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- n. Plural form of significate.
Sorry, no etymologies found.
Now, my lady, see how well de name significates de great virtues of my medicament, which, in de first place, is a miraculous restorer of health and vigor and life to de feeble spirits of de pody: dere's de fire.
As a result, both spoken words and the concepts to which spoken words are subordinated have the same significates, namely individual things and their individual properties
In the first case, the spoken term is the same but there are two distinct significates or intellectual conceptions; in the second case, both the spoken term and the significate are the same.
But Crathorn could not accept such a position because of his view that only qualities are natural signs of their extra-mental significates.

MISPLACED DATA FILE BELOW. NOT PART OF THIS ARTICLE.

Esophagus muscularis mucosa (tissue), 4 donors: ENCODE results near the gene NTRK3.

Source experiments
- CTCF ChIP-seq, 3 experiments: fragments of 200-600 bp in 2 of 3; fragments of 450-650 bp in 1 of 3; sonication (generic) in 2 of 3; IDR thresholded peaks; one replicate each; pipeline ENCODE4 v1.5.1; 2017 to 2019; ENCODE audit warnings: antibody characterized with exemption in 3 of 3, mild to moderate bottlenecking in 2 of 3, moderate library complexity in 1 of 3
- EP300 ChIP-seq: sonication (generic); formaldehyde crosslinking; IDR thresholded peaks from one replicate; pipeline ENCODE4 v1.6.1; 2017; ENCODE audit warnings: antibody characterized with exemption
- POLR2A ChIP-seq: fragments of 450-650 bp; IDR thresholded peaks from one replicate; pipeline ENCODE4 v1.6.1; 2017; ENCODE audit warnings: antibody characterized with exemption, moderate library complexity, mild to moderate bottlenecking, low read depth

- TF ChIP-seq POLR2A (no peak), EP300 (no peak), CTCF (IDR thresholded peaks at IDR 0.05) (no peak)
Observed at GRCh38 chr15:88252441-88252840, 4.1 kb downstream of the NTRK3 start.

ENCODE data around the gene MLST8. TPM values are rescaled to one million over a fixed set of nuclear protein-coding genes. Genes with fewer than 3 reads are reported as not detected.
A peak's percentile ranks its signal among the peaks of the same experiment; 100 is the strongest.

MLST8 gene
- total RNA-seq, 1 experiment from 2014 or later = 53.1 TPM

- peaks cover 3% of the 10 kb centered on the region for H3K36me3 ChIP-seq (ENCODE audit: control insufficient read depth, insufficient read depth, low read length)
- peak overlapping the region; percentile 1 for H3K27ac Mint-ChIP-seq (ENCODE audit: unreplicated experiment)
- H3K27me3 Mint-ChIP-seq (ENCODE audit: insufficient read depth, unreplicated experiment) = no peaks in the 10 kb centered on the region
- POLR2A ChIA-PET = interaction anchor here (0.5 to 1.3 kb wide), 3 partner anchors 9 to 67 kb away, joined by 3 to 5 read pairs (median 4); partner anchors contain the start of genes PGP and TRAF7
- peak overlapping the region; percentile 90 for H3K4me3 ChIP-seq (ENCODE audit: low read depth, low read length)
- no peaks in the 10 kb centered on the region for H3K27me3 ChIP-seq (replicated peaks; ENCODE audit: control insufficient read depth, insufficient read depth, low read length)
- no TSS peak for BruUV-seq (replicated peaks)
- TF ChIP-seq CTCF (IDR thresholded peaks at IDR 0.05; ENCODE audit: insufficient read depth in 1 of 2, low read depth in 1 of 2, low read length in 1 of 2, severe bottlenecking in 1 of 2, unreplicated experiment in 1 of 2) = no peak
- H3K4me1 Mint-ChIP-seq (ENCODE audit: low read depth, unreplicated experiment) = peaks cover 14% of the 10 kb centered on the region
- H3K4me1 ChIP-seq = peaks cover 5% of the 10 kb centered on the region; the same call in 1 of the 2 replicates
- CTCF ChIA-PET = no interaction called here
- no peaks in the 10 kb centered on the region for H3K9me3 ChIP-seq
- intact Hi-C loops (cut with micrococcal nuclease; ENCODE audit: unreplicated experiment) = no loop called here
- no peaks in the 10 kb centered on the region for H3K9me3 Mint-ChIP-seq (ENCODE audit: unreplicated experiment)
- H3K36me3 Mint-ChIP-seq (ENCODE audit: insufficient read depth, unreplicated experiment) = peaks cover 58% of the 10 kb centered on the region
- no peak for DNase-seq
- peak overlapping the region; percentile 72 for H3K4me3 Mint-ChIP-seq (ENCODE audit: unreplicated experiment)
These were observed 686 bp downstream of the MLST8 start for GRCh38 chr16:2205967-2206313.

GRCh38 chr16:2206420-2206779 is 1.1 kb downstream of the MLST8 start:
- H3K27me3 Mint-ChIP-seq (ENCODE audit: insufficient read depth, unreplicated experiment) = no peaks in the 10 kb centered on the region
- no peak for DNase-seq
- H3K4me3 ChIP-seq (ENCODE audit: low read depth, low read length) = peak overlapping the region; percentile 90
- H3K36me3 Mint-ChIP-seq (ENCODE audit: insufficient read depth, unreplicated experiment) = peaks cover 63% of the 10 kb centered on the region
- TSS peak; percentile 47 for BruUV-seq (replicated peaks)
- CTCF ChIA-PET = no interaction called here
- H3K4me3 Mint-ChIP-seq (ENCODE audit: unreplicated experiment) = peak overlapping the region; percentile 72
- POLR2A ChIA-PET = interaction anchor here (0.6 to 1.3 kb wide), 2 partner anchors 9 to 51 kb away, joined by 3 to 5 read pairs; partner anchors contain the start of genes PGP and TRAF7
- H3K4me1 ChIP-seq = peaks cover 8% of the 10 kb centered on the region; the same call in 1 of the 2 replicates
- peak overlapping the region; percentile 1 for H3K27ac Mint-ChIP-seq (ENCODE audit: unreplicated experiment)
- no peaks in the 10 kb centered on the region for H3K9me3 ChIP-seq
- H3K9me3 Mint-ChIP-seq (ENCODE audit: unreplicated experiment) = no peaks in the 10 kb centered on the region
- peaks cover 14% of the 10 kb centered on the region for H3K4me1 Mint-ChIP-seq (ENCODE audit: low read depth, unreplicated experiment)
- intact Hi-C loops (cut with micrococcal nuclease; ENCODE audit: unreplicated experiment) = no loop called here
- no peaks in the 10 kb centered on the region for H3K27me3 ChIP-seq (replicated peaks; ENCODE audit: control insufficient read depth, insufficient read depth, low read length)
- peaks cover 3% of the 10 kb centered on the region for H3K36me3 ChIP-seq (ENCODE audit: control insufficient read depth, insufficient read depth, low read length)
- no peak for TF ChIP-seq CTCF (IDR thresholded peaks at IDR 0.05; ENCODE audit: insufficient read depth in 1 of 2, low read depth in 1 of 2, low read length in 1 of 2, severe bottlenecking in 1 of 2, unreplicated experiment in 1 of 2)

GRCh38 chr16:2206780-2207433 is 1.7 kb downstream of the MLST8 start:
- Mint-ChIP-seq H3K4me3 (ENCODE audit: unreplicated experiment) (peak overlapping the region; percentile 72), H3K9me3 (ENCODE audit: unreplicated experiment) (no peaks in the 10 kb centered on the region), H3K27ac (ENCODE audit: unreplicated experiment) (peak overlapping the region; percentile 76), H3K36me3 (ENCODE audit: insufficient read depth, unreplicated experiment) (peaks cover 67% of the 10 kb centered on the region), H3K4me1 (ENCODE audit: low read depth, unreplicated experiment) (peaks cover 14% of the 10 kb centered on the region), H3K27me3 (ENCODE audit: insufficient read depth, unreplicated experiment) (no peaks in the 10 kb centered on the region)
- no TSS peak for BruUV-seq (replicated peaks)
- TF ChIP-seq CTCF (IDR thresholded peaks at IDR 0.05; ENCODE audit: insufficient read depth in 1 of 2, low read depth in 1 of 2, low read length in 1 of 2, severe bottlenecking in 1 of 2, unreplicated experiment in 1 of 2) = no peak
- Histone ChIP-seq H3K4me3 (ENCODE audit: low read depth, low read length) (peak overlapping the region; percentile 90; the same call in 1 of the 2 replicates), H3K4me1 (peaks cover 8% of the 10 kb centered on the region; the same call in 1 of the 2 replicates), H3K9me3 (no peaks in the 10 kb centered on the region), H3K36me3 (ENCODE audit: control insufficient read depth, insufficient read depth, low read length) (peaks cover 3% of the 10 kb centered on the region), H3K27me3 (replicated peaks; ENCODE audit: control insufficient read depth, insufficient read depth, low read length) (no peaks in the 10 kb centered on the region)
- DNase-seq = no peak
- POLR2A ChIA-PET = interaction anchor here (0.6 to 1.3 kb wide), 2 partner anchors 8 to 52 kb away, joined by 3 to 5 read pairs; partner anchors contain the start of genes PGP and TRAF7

His semantic and ontological views evolved during his career in response to Ockham's acute criticism of traditional realism, moving from the moderate realism typical of thirteenth-century theologians such as Thomas Aquinas and Henry of Ghent to the extreme realism of his later writings, which posit the existence of extramental universals really distinct from individual things, extramental propositions as significates of true sentences, and real distinctions among the ten categories.
There is no English expression for [Greek: homonumia], "equivocal" being applied to a term and not to its various significates.
Instead of throwing in poetic and grammar with rhetoric, the Stoics subdivided dialectic into the part which dealt with the meaning and the part which dealt with the sound, or as Chrysippus phrased it, concerning significants and significates.